Foremost, great speakers exude genuine passion. Make sure what comes out of your mouth is aligned with your head and your heart

Create a vision. It’s never about the product. It’s about what we can be, what the world can be.

Use stories and personal anecdotes

Constant reinvention. Keep it fresh. Keep looking for new ideas and inspiration.

Grab them with a strong first impression

Eliminate jargon at all costs. Keep your language clear and concise. If you can say it in three words instead of four, use three. If you can say it in two syllables instead of three, use two.

Keep your body language open

Use dynamic hand gestures. According to Gallo, studies show complex thinkers use complex gestures

Vary the inflection and pace of your delivery. Pause for dramatic suspense.

Maintain constant eye contact with your audience

Give your audience a break. Break up dense presentations with visuals, music or other activities. All 60 minute segments are less than 18 minutes long. Studies show we reach a saturation point after 18 minutes. If you’re holding a day long workshop chunk info into segments.

Dress your best in a way that’s appropriate for your audience

Rehearse, Rehearse, Rehearse

Share Share


Good Stories and a Progressive Cause

Standing room only at the Make Out Room for litpac.
At this rate Steve Elliot is going to have to find a bigger place. The price for a Sierra Nevada went from 6 bucks to 8 bucks in the time it took to finish a beer. Jane Smiley read from her book, Thirteen Ways to Look at the Novel and reminded everyone why we love to read.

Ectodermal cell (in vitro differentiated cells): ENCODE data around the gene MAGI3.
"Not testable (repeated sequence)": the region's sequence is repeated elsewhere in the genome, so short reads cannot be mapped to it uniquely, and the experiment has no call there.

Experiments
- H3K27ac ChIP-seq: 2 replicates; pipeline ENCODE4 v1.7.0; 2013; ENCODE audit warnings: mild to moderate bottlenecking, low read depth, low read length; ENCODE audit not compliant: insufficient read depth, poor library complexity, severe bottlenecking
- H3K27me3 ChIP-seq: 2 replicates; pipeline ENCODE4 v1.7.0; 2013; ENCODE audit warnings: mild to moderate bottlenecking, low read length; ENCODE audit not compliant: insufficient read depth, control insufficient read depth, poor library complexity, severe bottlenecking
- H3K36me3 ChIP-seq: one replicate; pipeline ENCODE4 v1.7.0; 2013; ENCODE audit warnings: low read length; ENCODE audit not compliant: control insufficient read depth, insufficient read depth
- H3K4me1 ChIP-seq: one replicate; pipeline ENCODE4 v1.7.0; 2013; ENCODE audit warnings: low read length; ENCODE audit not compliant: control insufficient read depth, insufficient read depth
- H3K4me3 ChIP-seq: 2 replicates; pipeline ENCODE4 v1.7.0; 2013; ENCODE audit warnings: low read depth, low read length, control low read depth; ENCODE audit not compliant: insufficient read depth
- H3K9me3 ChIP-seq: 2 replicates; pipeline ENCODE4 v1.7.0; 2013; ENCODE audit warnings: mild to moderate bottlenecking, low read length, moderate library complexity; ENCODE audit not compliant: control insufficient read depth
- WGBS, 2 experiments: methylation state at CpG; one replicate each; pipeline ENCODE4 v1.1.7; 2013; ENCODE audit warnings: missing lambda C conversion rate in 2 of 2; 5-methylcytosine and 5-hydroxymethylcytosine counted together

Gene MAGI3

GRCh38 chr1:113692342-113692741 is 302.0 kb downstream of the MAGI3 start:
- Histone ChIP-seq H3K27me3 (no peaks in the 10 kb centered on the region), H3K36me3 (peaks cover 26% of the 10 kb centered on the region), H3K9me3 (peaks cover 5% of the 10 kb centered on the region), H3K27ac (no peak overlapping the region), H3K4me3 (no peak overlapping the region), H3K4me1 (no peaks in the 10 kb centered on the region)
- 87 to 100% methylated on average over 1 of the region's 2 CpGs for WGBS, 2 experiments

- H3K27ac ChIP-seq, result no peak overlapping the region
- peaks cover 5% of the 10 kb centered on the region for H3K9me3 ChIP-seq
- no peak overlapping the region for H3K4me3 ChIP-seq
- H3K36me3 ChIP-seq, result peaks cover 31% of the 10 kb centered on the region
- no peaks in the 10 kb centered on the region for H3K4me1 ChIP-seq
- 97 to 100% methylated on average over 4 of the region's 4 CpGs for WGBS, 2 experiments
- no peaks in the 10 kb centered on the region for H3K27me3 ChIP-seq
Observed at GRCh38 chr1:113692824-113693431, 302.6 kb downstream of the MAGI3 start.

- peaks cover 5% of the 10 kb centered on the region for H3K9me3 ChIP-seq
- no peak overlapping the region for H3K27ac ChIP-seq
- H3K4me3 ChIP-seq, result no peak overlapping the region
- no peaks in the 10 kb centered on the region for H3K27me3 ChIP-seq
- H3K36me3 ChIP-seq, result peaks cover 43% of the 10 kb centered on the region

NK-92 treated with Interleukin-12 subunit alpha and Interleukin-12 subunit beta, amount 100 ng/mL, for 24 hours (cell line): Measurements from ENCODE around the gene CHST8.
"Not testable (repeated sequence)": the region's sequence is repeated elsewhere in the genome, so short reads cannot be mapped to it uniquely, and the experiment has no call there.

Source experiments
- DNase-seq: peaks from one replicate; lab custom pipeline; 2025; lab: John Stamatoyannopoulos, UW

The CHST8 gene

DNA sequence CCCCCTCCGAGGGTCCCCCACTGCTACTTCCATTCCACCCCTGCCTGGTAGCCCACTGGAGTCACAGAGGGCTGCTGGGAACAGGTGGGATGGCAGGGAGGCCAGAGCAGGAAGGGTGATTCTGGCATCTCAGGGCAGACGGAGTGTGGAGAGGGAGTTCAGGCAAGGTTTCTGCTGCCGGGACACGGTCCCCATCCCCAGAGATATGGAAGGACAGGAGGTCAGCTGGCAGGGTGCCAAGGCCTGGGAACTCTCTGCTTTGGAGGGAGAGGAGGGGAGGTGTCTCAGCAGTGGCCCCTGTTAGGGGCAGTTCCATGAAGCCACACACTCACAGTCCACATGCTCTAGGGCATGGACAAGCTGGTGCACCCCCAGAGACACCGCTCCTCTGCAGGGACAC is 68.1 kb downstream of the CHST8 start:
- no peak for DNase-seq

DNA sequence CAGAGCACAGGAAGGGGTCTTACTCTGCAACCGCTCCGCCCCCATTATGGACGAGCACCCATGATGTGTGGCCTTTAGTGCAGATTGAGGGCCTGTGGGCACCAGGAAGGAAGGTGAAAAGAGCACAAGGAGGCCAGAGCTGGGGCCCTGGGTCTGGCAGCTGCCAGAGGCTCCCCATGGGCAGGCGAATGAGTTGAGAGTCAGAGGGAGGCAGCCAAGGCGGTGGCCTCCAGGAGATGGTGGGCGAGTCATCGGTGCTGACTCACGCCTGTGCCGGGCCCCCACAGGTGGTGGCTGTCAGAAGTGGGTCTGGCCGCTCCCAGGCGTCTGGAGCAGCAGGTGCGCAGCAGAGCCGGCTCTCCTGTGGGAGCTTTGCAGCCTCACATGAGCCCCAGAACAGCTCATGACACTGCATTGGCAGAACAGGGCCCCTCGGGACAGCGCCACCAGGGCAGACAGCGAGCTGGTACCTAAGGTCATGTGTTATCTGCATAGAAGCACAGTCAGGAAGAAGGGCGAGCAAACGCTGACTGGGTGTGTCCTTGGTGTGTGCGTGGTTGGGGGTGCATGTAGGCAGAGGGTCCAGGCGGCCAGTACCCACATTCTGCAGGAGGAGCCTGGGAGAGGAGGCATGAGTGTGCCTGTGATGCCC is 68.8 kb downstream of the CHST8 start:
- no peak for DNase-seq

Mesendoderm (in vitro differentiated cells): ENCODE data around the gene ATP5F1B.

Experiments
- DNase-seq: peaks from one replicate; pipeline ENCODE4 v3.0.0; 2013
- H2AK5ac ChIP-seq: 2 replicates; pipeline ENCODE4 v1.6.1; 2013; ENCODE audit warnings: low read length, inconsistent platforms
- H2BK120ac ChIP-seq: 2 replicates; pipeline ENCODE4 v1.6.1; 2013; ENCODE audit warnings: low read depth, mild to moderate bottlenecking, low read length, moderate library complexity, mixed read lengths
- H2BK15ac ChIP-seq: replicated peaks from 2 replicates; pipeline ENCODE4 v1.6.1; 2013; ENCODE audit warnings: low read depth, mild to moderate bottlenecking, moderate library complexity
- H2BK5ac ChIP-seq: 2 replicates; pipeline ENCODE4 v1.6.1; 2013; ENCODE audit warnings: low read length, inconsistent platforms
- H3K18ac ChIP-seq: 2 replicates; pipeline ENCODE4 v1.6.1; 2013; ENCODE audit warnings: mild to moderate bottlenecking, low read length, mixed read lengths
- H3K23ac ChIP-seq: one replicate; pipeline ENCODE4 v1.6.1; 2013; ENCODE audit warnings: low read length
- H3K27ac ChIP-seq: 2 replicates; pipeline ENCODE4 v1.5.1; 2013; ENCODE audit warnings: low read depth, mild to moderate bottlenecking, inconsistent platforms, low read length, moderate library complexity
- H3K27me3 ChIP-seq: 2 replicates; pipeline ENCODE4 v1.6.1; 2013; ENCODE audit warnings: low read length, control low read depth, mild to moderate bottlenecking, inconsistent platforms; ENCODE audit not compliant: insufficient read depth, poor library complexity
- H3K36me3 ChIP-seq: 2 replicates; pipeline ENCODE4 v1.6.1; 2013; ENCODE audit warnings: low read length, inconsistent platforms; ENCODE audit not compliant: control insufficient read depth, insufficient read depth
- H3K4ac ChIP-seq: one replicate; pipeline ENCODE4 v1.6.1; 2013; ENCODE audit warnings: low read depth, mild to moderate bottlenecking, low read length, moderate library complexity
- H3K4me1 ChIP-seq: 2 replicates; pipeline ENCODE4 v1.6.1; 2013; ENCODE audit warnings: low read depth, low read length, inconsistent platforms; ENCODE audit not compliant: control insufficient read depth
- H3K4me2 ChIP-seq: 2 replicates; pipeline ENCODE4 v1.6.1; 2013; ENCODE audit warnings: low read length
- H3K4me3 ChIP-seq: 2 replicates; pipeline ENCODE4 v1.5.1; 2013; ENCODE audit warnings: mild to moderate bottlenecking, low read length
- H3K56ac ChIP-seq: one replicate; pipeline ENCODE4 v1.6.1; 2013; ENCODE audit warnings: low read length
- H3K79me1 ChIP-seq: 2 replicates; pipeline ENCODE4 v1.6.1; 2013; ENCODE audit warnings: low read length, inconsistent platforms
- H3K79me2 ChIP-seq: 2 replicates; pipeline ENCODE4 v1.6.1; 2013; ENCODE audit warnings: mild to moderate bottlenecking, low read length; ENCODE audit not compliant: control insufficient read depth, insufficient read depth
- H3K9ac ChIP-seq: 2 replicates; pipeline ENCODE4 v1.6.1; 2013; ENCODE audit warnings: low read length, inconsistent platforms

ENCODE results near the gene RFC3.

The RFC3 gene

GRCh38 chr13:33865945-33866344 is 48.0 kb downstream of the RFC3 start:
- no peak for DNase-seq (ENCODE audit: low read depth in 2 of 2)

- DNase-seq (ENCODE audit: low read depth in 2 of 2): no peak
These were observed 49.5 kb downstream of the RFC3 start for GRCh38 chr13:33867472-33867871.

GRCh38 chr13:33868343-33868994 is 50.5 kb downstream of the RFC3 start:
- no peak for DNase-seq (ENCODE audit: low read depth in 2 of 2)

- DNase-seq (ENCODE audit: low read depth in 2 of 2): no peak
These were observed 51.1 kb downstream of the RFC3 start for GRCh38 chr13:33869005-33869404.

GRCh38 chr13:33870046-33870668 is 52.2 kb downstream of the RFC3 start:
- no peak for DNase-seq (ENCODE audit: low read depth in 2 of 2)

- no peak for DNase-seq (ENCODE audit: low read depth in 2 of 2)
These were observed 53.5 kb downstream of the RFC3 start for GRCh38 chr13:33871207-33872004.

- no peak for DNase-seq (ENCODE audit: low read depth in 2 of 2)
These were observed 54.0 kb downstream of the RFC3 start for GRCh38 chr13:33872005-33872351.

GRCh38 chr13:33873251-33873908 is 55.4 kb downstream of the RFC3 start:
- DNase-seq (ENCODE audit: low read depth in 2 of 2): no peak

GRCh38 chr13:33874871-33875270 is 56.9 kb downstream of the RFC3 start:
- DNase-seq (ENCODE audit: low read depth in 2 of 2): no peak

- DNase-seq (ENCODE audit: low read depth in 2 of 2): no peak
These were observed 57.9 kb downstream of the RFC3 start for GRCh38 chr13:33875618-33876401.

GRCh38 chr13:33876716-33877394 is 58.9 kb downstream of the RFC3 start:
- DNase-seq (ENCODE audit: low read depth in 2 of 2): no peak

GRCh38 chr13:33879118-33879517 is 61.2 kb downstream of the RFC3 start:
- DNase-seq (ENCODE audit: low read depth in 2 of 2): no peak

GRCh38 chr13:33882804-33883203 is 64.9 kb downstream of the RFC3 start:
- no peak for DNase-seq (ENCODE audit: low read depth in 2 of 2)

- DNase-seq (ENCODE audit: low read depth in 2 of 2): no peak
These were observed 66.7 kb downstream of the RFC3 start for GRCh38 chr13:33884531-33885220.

Share Share


Margot Lovinger
Share Share


Marilo Carral

Share Share


Share Share


Night's Dream
fiber art by Victoria Rivers
Share Share


Art at Work

I've worked marketing Silicon Valley tech companies through periods of hyper-mania, depression and cautious optimism. As a marcom consultant I've had the opportunity to experience many corporate environments. I can gauge the "buzz" of a company as soon as I walk through the door. Does a place suck the air straight from my lungs or do I feel inspired? Do I feel like I die a little bit when I picture myself working there?

Art is a core differentiator when it comes to "atmospheric buzz." Perhaps the art infuses the environment, and/or perhaps an executive leader who values great art and the vibrancy is represents is going to have a more dynamic organization. I don't know. I do know that great art transforms a space and brings ideas and energy to the places we work.
Share Share



Share Share


What to Love about Writing?

There are an estimated 70 sextillion stars in our universe.
Dark matter comprises 70 percent of the fabric of the cosmos. Its nature remains a mystery, but some think it may be shadows cast from parallel universes.

The Vine of the Dead is an Amazonian plant said to grant entry into the land of revelations.

MK Ultra was the project name for the infamous mind control experiments conducted by the CIA in the ‘50’s.